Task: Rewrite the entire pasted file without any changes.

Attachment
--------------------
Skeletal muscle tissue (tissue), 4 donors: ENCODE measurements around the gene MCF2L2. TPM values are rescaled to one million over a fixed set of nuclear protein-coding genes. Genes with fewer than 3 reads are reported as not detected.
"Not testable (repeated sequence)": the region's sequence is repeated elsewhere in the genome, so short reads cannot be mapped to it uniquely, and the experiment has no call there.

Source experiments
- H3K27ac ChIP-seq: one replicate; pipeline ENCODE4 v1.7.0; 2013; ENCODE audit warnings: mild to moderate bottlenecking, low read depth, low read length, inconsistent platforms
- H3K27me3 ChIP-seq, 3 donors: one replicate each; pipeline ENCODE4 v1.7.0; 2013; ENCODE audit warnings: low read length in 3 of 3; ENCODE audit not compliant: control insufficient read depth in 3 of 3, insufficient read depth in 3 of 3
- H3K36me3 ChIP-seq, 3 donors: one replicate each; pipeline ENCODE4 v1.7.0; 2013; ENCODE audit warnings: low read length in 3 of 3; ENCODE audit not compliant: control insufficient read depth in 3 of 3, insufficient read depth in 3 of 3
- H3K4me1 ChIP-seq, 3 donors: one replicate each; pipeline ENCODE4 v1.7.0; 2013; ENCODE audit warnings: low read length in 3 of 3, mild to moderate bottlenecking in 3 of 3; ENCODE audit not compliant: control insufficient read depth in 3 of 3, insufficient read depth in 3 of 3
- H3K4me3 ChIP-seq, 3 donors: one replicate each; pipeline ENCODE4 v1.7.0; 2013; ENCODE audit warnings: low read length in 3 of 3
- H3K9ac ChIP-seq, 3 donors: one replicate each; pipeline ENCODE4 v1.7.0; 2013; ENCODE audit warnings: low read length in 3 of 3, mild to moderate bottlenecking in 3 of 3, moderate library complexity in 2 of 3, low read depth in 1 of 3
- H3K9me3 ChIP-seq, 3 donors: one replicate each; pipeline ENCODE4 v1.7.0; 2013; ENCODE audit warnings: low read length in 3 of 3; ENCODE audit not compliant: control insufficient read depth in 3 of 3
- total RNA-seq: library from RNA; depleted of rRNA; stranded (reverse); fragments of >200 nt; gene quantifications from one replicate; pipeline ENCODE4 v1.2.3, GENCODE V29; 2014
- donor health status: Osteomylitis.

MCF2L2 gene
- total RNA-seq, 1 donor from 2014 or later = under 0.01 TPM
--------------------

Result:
Skeletal muscle tissue (tissue), 4 donors: ENCODE measurements around the gene MCF2L2. TPM values are rescaled to one million over a fixed set of nuclear protein-coding genes. Genes with fewer than 3 reads are reported as not detected.
"Not testable (repeated sequence)": the region's sequence is repeated elsewhere in the genome, so short reads cannot be mapped to it uniquely, and the experiment has no call there.

Source experiments
- H3K27ac ChIP-seq: one replicate; pipeline ENCODE4 v1.7.0; 2013; ENCODE audit warnings: mild to moderate bottlenecking, low read depth, low read length, inconsistent platforms
- H3K27me3 ChIP-seq, 3 donors: one replicate each; pipeline ENCODE4 v1.7.0; 2013; ENCODE audit warnings: low read length in 3 of 3; ENCODE audit not compliant: control insufficient read depth in 3 of 3, insufficient read depth in 3 of 3
- H3K36me3 ChIP-seq, 3 donors: one replicate each; pipeline ENCODE4 v1.7.0; 2013; ENCODE audit warnings: low read length in 3 of 3; ENCODE audit not compliant: control insufficient read depth in 3 of 3, insufficient read depth in 3 of 3
- H3K4me1 ChIP-seq, 3 donors: one replicate each; pipeline ENCODE4 v1.7.0; 2013; ENCODE audit warnings: low read length in 3 of 3, mild to moderate bottlenecking in 3 of 3; ENCODE audit not compliant: control insufficient read depth in 3 of 3, insufficient read depth in 3 of 3
- H3K4me3 ChIP-seq, 3 donors: one replicate each; pipeline ENCODE4 v1.7.0; 2013; ENCODE audit warnings: low read length in 3 of 3
- H3K9ac ChIP-seq, 3 donors: one replicate each; pipeline ENCODE4 v1.7.0; 2013; ENCODE audit warnings: low read length in 3 of 3, mild to moderate bottlenecking in 3 of 3, moderate library complexity in 2 of 3, low read depth in 1 of 3
- H3K9me3 ChIP-seq, 3 donors: one replicate each; pipeline ENCODE4 v1.7.0; 2013; ENCODE audit warnings: low read length in 3 of 3; ENCODE audit not compliant: control insufficient read depth in 3 of 3
- total RNA-seq: library from RNA; depleted of rRNA; stranded (reverse); fragments of >200 nt; gene quantifications from one replicate; pipeline ENCODE4 v1.2.3, GENCODE V29; 2014
- donor health status: Osteomylitis.

MCF2L2 gene
- total RNA-seq, 1 donor from 2014 or later = under 0.01 TPM